The Arya Samaj undertook the task of reforming Hindu relgion in north India. It was foudned in 1875 by Swami Dayanand Saraswati (1824-83).

Swami Dayanand believed that selfish and ignorant priests had perverted Hindu religion with he said of the Puranas which, he said were full of false teachings. For his own inspiration Swami Dayanand went to the Vedas which he regarded as infallible being the inspired word of God, and as the fount of all knowledge. He rejected such later religious thought as conflicted with the Vedas.

This total dependence on the Vedas and their infallibility gave his teaching an orthodox colouring, for infallibility meant that human reasons was not to be the final deciding factor. However, his approach had a rationally aspect, because the Vedas, though revealed, were to be rationaist interpreted by himself and others, who were human beings. Thus individual reason was the decisive factor.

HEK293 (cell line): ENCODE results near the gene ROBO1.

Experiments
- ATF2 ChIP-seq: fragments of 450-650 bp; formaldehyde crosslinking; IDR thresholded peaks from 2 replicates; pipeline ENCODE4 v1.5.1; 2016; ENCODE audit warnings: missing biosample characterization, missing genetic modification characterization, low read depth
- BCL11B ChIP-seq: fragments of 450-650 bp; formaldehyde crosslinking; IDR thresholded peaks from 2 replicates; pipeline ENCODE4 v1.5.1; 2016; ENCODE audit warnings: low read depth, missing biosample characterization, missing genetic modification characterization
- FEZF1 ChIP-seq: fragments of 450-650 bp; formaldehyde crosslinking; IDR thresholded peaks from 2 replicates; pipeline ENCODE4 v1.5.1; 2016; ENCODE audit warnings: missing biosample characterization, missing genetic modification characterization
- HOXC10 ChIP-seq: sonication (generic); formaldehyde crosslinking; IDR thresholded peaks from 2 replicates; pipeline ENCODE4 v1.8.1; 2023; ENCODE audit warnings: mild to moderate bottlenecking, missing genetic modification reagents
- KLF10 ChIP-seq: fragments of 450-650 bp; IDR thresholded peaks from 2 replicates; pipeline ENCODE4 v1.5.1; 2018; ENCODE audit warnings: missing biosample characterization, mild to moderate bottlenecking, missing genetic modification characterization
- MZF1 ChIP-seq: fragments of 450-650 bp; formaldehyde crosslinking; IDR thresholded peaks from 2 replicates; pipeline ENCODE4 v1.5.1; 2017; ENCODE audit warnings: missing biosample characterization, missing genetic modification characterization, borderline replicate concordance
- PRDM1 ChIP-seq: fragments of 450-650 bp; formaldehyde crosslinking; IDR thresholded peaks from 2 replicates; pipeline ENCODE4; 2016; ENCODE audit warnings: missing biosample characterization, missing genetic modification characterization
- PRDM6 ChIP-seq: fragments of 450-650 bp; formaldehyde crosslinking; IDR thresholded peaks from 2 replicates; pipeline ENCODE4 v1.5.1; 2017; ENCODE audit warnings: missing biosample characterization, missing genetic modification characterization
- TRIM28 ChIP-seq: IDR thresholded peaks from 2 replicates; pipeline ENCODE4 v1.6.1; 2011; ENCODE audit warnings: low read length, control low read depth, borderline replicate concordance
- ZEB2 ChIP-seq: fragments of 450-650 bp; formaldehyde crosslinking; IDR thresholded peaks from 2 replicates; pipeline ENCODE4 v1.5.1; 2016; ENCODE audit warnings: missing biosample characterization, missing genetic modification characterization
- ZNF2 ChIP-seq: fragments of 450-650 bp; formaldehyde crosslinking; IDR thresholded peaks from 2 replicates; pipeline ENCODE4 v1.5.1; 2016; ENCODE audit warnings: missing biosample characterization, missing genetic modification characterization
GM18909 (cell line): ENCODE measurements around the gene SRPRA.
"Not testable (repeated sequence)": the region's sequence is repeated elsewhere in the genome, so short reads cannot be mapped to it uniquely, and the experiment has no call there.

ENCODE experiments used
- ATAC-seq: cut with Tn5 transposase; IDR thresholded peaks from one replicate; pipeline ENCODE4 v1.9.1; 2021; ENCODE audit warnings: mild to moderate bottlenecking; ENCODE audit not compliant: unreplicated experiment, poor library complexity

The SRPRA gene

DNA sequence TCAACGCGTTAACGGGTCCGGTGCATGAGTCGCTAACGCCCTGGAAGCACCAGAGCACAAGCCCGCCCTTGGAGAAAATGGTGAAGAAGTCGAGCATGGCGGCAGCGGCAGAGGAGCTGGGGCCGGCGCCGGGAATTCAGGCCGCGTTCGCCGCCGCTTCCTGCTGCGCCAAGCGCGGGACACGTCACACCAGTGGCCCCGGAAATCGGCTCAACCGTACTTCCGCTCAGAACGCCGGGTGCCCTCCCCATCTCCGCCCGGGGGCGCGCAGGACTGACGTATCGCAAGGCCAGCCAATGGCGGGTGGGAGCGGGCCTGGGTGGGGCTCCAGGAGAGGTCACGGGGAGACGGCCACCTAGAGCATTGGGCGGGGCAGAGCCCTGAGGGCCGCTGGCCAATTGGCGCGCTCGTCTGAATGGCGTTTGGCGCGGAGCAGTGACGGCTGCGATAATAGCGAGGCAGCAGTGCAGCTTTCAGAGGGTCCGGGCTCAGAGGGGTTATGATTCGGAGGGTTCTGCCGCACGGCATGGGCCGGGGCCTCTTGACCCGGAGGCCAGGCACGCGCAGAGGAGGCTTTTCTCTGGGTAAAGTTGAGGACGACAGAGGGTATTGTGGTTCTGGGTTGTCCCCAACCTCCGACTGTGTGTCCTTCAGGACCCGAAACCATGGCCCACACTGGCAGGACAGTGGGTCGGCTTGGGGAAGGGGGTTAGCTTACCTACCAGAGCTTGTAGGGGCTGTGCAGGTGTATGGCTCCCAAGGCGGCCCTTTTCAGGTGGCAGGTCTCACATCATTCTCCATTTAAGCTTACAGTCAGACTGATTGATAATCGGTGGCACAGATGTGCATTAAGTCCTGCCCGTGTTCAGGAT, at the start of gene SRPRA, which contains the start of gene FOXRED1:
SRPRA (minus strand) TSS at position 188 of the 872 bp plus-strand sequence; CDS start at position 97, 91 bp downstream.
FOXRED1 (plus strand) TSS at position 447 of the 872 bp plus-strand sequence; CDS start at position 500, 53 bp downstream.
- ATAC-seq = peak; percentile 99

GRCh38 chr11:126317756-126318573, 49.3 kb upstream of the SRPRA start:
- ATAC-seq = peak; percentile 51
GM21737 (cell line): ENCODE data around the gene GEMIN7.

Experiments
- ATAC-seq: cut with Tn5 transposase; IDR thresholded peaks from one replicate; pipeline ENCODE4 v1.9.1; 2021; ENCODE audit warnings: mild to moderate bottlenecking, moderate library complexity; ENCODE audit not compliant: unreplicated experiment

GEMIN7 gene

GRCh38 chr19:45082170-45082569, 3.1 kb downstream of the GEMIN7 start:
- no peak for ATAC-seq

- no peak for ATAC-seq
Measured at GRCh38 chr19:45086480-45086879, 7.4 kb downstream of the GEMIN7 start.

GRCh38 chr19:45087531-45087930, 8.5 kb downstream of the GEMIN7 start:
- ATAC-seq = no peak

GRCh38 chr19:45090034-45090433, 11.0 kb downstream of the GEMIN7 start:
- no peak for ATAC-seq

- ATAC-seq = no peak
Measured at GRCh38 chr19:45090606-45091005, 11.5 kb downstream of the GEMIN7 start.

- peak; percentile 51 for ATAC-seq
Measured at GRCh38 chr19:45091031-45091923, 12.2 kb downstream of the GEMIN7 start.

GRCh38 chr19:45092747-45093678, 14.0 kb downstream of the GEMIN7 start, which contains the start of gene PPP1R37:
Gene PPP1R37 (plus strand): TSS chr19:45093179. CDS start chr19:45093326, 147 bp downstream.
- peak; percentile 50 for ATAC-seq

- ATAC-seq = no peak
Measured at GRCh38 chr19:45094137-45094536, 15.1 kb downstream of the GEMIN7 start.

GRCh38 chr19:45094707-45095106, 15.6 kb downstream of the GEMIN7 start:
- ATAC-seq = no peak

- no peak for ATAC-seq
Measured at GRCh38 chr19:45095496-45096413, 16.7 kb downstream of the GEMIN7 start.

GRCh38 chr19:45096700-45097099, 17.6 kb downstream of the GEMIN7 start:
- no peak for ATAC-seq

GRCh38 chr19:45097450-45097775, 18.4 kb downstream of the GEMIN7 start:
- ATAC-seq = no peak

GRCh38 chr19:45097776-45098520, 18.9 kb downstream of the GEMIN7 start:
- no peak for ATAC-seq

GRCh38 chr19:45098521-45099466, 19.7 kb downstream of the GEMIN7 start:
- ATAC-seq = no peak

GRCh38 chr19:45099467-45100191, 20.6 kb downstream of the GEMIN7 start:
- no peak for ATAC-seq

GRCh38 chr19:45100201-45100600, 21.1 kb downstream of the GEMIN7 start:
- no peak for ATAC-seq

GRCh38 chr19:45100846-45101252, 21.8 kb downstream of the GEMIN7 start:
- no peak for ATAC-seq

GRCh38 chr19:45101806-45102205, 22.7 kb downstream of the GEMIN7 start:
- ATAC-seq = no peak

The Arya Samajists were vigorous advocates of social reform and worked actively to improve the condition of women, and to spread education among them. They fought untoucability and the rigidities of the hereditary caste system. They were thus advocates of social equality and promoted social solidarity and consolidation, they also inculcated a spirit of self-respect and self-reliance among the people.


This promoted nationalism. At the same time, one of the Arya Samaj’s objectives was to prevent the conversion of Hindus to other religions. This led it to start a crusade against other religions. This crusade became a contributory factor in the growth of communalism in India in, the 20th century.

While the Arya Samaj’s reformist work tended to remove social ills and to unite people,, its religious work tended, though perhaps unconsciously, to divide the growing national unity among Hindus, Muslims, Paris, Sikhs and Christians. It was not seen Cleary that in India national unity had to be secular and above religion so that it would embrace the people of all religions.